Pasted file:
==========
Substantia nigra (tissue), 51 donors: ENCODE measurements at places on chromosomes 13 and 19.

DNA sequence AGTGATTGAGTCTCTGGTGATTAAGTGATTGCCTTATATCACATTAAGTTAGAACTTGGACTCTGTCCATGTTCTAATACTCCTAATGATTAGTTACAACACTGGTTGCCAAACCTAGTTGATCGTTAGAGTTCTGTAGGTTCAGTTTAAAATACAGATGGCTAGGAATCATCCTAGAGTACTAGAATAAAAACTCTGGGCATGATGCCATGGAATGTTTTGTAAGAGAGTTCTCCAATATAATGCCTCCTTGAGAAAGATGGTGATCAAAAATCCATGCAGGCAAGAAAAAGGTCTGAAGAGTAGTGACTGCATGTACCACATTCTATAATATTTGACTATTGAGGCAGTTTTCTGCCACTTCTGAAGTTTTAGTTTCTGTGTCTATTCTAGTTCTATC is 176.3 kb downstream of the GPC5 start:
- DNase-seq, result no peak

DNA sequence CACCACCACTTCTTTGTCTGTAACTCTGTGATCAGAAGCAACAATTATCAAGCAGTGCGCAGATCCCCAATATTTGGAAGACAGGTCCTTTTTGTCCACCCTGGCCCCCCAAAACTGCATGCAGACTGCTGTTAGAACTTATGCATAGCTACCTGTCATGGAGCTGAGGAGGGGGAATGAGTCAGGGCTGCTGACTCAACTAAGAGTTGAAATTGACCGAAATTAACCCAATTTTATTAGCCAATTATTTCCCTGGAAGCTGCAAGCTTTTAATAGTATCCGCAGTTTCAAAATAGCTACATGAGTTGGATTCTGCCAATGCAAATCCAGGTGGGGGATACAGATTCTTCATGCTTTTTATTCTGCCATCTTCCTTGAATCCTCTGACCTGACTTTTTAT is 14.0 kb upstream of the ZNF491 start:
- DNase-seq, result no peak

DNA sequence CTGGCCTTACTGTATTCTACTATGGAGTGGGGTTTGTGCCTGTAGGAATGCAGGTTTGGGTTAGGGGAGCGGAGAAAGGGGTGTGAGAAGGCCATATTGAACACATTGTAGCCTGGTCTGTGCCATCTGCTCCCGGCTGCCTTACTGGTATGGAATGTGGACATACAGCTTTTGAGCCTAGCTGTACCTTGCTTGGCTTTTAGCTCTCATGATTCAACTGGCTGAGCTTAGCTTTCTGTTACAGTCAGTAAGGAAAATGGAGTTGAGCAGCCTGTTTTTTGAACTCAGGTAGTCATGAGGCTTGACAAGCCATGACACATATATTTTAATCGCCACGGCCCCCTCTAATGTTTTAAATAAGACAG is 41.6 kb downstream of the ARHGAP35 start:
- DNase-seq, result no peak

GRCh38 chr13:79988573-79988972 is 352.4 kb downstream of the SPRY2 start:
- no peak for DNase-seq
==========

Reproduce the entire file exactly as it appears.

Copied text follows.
Substantia nigra (tissue), 51 donors: ENCODE measurements at places on chromosomes 13 and 19.

DNA sequence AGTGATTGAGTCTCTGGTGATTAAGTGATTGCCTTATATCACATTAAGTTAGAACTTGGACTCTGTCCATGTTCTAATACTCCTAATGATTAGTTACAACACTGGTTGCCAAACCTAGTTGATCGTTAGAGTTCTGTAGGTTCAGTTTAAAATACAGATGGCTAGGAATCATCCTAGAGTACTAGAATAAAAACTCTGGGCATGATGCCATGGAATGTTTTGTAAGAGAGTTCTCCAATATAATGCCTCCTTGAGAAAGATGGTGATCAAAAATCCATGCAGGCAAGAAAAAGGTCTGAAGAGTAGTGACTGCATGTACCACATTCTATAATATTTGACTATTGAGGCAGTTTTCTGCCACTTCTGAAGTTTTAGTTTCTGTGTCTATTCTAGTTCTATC is 176.3 kb downstream of the GPC5 start:
- DNase-seq, result no peak

DNA sequence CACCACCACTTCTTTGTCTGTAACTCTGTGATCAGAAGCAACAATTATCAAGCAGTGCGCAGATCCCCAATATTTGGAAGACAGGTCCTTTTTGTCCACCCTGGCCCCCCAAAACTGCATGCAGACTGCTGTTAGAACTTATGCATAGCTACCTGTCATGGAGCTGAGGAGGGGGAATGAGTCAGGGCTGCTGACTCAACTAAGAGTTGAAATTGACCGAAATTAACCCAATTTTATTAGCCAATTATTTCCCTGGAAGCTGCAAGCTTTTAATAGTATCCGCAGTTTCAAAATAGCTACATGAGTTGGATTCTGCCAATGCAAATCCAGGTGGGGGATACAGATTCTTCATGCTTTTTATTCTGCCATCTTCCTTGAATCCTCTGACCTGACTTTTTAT is 14.0 kb upstream of the ZNF491 start:
- DNase-seq, result no peak

DNA sequence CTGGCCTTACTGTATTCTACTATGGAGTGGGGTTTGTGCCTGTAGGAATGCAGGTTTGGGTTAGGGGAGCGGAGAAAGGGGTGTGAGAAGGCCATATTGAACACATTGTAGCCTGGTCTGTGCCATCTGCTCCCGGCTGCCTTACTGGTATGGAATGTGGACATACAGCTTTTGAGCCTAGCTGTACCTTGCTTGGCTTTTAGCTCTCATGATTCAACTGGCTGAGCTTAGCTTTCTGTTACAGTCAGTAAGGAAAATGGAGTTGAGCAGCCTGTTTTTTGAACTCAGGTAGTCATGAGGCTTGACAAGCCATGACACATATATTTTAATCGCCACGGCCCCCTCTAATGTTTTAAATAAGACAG is 41.6 kb downstream of the ARHGAP35 start:
- DNase-seq, result no peak

GRCh38 chr13:79988573-79988972 is 352.4 kb downstream of the SPRY2 start:
- no peak for DNase-seq